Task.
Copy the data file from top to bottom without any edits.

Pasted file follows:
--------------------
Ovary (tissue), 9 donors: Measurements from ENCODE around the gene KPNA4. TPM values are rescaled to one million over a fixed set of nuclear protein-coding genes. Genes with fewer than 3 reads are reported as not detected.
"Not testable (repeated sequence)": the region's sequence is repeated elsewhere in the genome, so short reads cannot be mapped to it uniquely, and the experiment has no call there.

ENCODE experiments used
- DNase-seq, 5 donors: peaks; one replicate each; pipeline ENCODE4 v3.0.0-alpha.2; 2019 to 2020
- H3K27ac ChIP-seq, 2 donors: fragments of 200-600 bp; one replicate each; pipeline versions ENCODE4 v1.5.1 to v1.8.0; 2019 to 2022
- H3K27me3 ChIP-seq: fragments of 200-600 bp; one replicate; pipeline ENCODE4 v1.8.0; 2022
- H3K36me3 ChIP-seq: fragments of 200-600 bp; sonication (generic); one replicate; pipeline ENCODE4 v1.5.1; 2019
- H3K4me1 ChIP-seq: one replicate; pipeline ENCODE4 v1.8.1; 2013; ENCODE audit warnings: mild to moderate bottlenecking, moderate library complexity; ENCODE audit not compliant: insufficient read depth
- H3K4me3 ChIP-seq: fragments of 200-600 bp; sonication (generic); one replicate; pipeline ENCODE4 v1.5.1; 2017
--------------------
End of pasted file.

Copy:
Ovary (tissue), 9 donors: Measurements from ENCODE around the gene KPNA4. TPM values are rescaled to one million over a fixed set of nuclear protein-coding genes. Genes with fewer than 3 reads are reported as not detected.
"Not testable (repeated sequence)": the region's sequence is repeated elsewhere in the genome, so short reads cannot be mapped to it uniquely, and the experiment has no call there.

ENCODE experiments used
- DNase-seq, 5 donors: peaks; one replicate each; pipeline ENCODE4 v3.0.0-alpha.2; 2019 to 2020
- H3K27ac ChIP-seq, 2 donors: fragments of 200-600 bp; one replicate each; pipeline versions ENCODE4 v1.5.1 to v1.8.0; 2019 to 2022
- H3K27me3 ChIP-seq: fragments of 200-600 bp; one replicate; pipeline ENCODE4 v1.8.0; 2022
- H3K36me3 ChIP-seq: fragments of 200-600 bp; sonication (generic); one replicate; pipeline ENCODE4 v1.5.1; 2019
- H3K4me1 ChIP-seq: one replicate; pipeline ENCODE4 v1.8.1; 2013; ENCODE audit warnings: mild to moderate bottlenecking, moderate library complexity; ENCODE audit not compliant: insufficient read depth
- H3K4me3 ChIP-seq: fragments of 200-600 bp; sonication (generic); one replicate; pipeline ENCODE4 v1.5.1; 2017